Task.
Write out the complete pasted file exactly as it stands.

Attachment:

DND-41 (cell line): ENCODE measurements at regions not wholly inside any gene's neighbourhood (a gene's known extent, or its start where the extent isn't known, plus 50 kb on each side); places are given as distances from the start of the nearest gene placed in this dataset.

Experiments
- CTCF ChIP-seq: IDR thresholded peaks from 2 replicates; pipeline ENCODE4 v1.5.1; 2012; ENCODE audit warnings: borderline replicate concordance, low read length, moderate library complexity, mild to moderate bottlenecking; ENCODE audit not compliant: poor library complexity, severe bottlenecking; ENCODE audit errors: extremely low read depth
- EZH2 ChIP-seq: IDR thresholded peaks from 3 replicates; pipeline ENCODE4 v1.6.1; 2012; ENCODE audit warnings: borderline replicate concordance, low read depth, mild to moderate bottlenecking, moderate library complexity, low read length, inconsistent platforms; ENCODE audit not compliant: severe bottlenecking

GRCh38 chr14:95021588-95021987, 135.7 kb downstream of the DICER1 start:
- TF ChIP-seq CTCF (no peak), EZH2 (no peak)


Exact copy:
DND-41 (cell line): ENCODE measurements at regions not wholly inside any gene's neighbourhood (a gene's known extent, or its start where the extent isn't known, plus 50 kb on each side); places are given as distances from the start of the nearest gene placed in this dataset.

Experiments
- CTCF ChIP-seq: IDR thresholded peaks from 2 replicates; pipeline ENCODE4 v1.5.1; 2012; ENCODE audit warnings: borderline replicate concordance, low read length, moderate library complexity, mild to moderate bottlenecking; ENCODE audit not compliant: poor library complexity, severe bottlenecking; ENCODE audit errors: extremely low read depth
- EZH2 ChIP-seq: IDR thresholded peaks from 3 replicates; pipeline ENCODE4 v1.6.1; 2012; ENCODE audit warnings: borderline replicate concordance, low read depth, mild to moderate bottlenecking, moderate library complexity, low read length, inconsistent platforms; ENCODE audit not compliant: severe bottlenecking

GRCh38 chr14:95021588-95021987, 135.7 kb downstream of the DICER1 start:
- TF ChIP-seq CTCF (no peak), EZH2 (no peak)